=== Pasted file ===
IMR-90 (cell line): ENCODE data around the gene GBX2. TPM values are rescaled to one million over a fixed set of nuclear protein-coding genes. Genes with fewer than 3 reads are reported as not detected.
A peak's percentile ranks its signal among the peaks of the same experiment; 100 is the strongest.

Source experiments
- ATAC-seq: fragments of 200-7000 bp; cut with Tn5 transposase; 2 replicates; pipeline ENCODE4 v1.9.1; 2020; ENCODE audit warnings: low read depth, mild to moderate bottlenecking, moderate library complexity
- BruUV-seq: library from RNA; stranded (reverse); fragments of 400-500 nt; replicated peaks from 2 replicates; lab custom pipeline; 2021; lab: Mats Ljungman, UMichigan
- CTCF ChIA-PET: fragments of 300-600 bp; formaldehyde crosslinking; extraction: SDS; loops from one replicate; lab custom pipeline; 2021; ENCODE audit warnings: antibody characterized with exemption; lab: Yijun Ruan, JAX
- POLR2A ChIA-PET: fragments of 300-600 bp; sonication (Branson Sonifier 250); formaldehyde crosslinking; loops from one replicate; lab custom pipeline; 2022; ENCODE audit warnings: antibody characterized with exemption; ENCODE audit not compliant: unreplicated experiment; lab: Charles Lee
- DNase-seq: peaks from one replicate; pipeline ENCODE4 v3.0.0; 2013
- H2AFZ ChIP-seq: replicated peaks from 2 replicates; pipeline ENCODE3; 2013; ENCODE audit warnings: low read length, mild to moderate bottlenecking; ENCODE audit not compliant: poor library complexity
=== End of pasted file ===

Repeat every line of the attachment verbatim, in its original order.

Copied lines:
IMR-90 (cell line): ENCODE data around the gene GBX2. TPM values are rescaled to one million over a fixed set of nuclear protein-coding genes. Genes with fewer than 3 reads are reported as not detected.
A peak's percentile ranks its signal among the peaks of the same experiment; 100 is the strongest.

Source experiments
- ATAC-seq: fragments of 200-7000 bp; cut with Tn5 transposase; 2 replicates; pipeline ENCODE4 v1.9.1; 2020; ENCODE audit warnings: low read depth, mild to moderate bottlenecking, moderate library complexity
- BruUV-seq: library from RNA; stranded (reverse); fragments of 400-500 nt; replicated peaks from 2 replicates; lab custom pipeline; 2021; lab: Mats Ljungman, UMichigan
- CTCF ChIA-PET: fragments of 300-600 bp; formaldehyde crosslinking; extraction: SDS; loops from one replicate; lab custom pipeline; 2021; ENCODE audit warnings: antibody characterized with exemption; lab: Yijun Ruan, JAX
- POLR2A ChIA-PET: fragments of 300-600 bp; sonication (Branson Sonifier 250); formaldehyde crosslinking; loops from one replicate; lab custom pipeline; 2022; ENCODE audit warnings: antibody characterized with exemption; ENCODE audit not compliant: unreplicated experiment; lab: Charles Lee
- DNase-seq: peaks from one replicate; pipeline ENCODE4 v3.0.0; 2013
- H2AFZ ChIP-seq: replicated peaks from 2 replicates; pipeline ENCODE3; 2013; ENCODE audit warnings: low read length, mild to moderate bottlenecking; ENCODE audit not compliant: poor library complexity